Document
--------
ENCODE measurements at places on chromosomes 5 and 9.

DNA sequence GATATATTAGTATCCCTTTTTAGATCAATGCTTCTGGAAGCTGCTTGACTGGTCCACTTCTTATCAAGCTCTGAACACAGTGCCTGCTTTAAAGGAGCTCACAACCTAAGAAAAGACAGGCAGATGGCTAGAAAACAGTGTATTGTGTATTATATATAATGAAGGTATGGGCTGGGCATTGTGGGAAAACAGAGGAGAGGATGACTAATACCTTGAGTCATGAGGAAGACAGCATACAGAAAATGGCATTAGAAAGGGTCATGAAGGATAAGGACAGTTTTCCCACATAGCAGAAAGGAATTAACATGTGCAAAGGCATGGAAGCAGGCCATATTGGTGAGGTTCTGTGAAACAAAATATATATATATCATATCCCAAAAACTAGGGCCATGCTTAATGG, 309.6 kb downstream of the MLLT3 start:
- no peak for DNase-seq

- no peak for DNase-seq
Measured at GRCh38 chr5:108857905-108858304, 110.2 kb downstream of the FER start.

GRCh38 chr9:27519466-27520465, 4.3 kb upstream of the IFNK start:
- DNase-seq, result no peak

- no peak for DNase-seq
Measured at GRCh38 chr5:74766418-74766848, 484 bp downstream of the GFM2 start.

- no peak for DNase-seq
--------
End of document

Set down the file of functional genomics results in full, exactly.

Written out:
ENCODE measurements at places on chromosomes 5 and 9.

DNA sequence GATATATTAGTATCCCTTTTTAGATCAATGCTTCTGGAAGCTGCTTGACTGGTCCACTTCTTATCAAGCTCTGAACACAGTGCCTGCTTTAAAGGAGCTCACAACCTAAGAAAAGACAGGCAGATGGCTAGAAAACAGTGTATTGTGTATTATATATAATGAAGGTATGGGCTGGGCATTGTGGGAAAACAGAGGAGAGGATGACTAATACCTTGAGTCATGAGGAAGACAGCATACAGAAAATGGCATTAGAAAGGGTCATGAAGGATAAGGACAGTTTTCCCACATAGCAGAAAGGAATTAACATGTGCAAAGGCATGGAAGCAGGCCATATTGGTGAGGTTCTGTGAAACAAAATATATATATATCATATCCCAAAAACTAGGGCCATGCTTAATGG, 309.6 kb downstream of the MLLT3 start:
- no peak for DNase-seq

- no peak for DNase-seq
Measured at GRCh38 chr5:108857905-108858304, 110.2 kb downstream of the FER start.

GRCh38 chr9:27519466-27520465, 4.3 kb upstream of the IFNK start:
- DNase-seq, result no peak

- no peak for DNase-seq
Measured at GRCh38 chr5:74766418-74766848, 484 bp downstream of the GFM2 start.

- no peak for DNase-seq